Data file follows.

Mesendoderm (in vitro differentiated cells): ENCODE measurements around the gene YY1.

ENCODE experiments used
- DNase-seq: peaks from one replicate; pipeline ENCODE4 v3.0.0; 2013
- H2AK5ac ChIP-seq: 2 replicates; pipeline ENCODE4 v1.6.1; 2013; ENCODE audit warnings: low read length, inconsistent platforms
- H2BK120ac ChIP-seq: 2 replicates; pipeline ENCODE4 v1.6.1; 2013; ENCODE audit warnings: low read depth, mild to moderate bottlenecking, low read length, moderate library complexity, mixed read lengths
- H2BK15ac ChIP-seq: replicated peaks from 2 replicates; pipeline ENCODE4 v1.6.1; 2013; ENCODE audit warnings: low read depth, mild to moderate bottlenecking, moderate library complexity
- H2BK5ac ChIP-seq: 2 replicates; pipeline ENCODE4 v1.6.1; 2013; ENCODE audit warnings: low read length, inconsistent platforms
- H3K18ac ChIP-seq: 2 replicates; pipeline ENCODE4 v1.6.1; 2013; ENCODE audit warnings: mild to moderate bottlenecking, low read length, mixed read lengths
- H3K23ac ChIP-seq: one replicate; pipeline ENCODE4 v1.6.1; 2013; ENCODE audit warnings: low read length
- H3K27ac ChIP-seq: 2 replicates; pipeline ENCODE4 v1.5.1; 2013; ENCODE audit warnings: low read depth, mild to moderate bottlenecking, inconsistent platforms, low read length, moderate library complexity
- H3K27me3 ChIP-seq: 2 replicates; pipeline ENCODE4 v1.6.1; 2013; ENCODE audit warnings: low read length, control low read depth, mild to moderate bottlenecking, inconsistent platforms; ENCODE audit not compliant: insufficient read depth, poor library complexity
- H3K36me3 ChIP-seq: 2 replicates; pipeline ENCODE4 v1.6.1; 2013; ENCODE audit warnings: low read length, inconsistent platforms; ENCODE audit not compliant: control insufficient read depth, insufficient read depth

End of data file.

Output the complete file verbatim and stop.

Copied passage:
Mesendoderm (in vitro differentiated cells): ENCODE measurements around the gene YY1.

ENCODE experiments used
- DNase-seq: peaks from one replicate; pipeline ENCODE4 v3.0.0; 2013
- H2AK5ac ChIP-seq: 2 replicates; pipeline ENCODE4 v1.6.1; 2013; ENCODE audit warnings: low read length, inconsistent platforms
- H2BK120ac ChIP-seq: 2 replicates; pipeline ENCODE4 v1.6.1; 2013; ENCODE audit warnings: low read depth, mild to moderate bottlenecking, low read length, moderate library complexity, mixed read lengths
- H2BK15ac ChIP-seq: replicated peaks from 2 replicates; pipeline ENCODE4 v1.6.1; 2013; ENCODE audit warnings: low read depth, mild to moderate bottlenecking, moderate library complexity
- H2BK5ac ChIP-seq: 2 replicates; pipeline ENCODE4 v1.6.1; 2013; ENCODE audit warnings: low read length, inconsistent platforms
- H3K18ac ChIP-seq: 2 replicates; pipeline ENCODE4 v1.6.1; 2013; ENCODE audit warnings: mild to moderate bottlenecking, low read length, mixed read lengths
- H3K23ac ChIP-seq: one replicate; pipeline ENCODE4 v1.6.1; 2013; ENCODE audit warnings: low read length
- H3K27ac ChIP-seq: 2 replicates; pipeline ENCODE4 v1.5.1; 2013; ENCODE audit warnings: low read depth, mild to moderate bottlenecking, inconsistent platforms, low read length, moderate library complexity
- H3K27me3 ChIP-seq: 2 replicates; pipeline ENCODE4 v1.6.1; 2013; ENCODE audit warnings: low read length, control low read depth, mild to moderate bottlenecking, inconsistent platforms; ENCODE audit not compliant: insufficient read depth, poor library complexity
- H3K36me3 ChIP-seq: 2 replicates; pipeline ENCODE4 v1.6.1; 2013; ENCODE audit warnings: low read length, inconsistent platforms; ENCODE audit not compliant: control insufficient read depth, insufficient read depth